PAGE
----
Date of Degree

2-2022

Document Type

Dissertation

Degree Name

Ph.D.

Program

Sociology

Advisor

Robert C. Smith

Committee Members

Nancy Foner

William Kornblum

Subject Categories

Bilingual, Multilingual, and Multicultural Education | Early Childhood Education | Indigenous Studies | Latin American Languages and Societies | Latina/o Studies | Migration Studies | Race and Ethnicity | Sociology

Keywords

Indigenous Mexican Immigrants, Integration, Ethnic Identity, Multilingualism, Education

Abstract

As indigenous Mexican immigrants migrate, settle, and raise families in the United States, parents, particularly women, and their children increasingly have contact with community institutions, such as schools. Despite their growing numbers in U.S. schools, indigenous children, youth, and their parents are often invisible due to their ethnolinguistic identities and undocumented status. Understanding what parents do to help their children is essential to understanding the first generation's integration and their children, the second generation.

To better understand this, I conducted an ethnographic research study at a bilingual Head Start program in New York City, in East Harlem, where many undocumented indigenous families have their U.S.-born children enrolled in an English and Spanish preschool program.

It was not only a place where undocumented indigenous women immigrants, the primary caretakers of their U.S.-born children, congregated but did so in a centralized space. I observed interactions and interviewed twenty-one Nahuatl and Mixtec women about their migration experiences, settlement processes, ethnic identities, and linguistic ideologies within their families and interviewed twenty school personnel. It was a critical school site since Spanish and English were spoken. It was not a monolingual, English-dominant context but a site where institutional leaders were immigrant and native-born Spanish speakers themselves.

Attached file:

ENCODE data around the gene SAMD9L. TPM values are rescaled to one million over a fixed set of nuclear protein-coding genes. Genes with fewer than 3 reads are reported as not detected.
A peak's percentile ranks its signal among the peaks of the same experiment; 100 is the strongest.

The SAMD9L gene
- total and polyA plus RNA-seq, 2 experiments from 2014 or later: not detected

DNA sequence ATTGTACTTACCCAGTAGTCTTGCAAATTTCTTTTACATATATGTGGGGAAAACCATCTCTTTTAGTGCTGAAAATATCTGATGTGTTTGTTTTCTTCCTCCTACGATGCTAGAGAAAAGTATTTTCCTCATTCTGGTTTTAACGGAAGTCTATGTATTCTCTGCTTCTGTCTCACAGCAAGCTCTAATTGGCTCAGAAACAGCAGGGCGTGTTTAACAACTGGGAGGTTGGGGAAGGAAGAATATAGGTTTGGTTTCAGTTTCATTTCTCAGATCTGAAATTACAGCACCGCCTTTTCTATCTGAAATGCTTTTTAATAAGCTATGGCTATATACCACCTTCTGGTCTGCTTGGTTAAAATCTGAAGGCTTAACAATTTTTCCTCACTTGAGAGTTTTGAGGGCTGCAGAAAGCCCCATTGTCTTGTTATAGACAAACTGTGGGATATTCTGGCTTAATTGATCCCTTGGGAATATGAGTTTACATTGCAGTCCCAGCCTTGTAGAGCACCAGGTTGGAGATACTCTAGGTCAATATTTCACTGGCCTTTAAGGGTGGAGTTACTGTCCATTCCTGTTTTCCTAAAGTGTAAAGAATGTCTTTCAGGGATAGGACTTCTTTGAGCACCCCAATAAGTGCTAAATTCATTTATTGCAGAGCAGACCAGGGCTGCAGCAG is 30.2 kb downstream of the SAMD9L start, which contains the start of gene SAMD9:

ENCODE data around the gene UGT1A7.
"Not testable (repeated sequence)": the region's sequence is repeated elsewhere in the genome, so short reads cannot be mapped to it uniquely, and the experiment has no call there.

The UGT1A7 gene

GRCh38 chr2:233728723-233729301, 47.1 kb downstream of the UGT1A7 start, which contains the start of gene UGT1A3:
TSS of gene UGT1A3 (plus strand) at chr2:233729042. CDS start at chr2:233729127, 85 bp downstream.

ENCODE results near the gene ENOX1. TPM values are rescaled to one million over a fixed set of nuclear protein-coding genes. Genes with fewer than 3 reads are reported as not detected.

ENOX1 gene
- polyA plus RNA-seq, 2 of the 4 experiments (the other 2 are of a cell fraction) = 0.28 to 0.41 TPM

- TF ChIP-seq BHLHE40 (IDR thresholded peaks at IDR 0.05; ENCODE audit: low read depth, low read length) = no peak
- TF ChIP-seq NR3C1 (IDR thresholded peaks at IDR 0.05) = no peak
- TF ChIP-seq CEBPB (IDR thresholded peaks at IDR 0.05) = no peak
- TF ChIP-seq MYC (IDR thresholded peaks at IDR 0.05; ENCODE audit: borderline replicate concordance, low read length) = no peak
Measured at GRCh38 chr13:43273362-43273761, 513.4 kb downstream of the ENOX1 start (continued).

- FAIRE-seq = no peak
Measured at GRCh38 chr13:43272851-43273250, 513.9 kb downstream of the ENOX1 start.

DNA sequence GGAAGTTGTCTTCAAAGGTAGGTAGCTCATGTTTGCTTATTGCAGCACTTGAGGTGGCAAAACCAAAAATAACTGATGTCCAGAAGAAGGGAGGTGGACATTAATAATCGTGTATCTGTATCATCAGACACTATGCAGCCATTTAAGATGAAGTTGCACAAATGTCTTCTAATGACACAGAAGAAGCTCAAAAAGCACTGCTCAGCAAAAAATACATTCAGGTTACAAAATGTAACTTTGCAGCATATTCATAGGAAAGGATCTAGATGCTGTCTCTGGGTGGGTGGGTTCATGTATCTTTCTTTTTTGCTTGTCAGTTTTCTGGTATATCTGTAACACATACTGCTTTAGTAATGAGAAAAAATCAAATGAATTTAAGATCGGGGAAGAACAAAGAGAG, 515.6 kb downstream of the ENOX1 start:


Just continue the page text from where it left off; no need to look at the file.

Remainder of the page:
Conducting this study with mothers of U.S.-born preschool children was an opportunity to answer the following questions: How do new immigrants who are language and ethnolinguistic cultural minorities in their own country of origin integrate into a new society? More specifically, how do they integrate into institutions meant to accommodate the new society's language minority? However, what happens when the language and culture of that minority integration program – Spanish and English, with Puerto Rican, Dominican, and South American staff – encounter unfamiliar indigenous culture and language among parents? How do the parents, staff, and children react?

The research allows us to understand a newer immigrant group in New York City and appreciate the experiences of immigrants within the diverse Mexican community, including indigenous Mexicans. This research provides a window into the integration, language use, and identity formation of indigenous Mexican immigrant women into an English-Spanish multilingual context in New York City. It also presents information on how they are faring and developing strategies in their communities, schools, and families. It offers more details on how marginalized, undocumented indigenous women negotiate the contexts of bilingualism, which also has implications for their U.S.-born children.

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